While static application security testing tools (SAST) have many known limitations, the impact of coding style on their ability to discover vulnerabilities remained largely unexplored. To fill this gap, in this study we experimented with a combination of commercial and open source security scanners, and compiled a list of over 270 different code patterns that, when present, impede the ability of state-of-the-art tools to analyze PHP and JavaScript code. By discovering the presence of these patterns during the software development lifecycle, our approach can provide important feedback to developers about the **testability** of their code. It can also help them to better assess the residual risk that the code could still contain vulnerabilities even when static analyzers report no findings. Finally, our approach can also point to alternative ways to transform the code to increase its testability for SAST.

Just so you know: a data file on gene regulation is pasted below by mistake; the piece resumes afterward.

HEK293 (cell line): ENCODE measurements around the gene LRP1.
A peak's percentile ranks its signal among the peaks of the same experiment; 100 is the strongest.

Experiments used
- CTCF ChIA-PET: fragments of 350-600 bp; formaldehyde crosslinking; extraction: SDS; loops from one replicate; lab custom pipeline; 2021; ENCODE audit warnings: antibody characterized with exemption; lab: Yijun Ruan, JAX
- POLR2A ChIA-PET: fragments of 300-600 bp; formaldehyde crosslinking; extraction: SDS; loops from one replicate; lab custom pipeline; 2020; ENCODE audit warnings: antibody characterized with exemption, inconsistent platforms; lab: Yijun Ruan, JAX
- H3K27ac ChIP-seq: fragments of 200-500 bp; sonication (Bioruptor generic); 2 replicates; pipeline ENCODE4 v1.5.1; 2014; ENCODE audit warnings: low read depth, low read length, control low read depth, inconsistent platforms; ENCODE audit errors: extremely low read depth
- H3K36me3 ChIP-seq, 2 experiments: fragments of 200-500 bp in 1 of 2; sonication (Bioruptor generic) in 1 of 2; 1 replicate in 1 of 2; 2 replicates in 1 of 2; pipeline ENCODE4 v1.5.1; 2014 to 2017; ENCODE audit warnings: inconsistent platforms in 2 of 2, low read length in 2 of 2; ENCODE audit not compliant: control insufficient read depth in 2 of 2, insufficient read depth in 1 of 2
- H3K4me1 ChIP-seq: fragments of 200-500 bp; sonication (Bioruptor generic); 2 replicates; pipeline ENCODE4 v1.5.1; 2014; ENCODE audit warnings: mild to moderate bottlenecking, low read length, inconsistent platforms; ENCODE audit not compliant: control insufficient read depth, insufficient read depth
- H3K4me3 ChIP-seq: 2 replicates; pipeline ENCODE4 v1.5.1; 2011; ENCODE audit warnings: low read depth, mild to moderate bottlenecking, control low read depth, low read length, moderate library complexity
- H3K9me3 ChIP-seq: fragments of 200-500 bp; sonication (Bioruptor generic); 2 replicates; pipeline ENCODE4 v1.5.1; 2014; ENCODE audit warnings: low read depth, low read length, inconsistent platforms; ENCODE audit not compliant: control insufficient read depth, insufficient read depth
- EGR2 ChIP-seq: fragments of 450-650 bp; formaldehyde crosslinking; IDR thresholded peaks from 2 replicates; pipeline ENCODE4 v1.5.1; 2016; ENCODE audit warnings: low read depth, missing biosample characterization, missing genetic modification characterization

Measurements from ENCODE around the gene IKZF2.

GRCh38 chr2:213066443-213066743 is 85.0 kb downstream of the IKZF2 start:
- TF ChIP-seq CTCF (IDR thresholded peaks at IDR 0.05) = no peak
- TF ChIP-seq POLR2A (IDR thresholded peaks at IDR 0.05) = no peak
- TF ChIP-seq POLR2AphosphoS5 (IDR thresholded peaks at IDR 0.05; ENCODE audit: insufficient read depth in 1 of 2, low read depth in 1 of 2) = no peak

Our experiments show that testability tarpits are very common. For instance, an average PHP application contains over 21 of them and even the best state of art static analysis tools fail to analyze more than 20 consecutive instructions before encountering one of them. To assess the impact of pattern transformations over static analysis findings, we experimented with both manual and automated code transformations designed to replace a subset of patterns with equivalent, but more testable, code. These transformations allowed existing tools to better understand and analyze the applications, and lead to the detection of 440 new potential vulnerabilities in 48 projects. We responsibly disclosed all these issues: 31 projects already answered confirming 182 vulnerabilities. Out of these confirmed issues-- that remained previously unknown due to the poor testability of the applications code-- there are 38 impacting popular Github projects (>1k stars), such as PHP Dzzoffice (3.3k), JS Docsify (19k), and JS Apexcharts (11k). 25 CVEs have been already published and we have others in-process.

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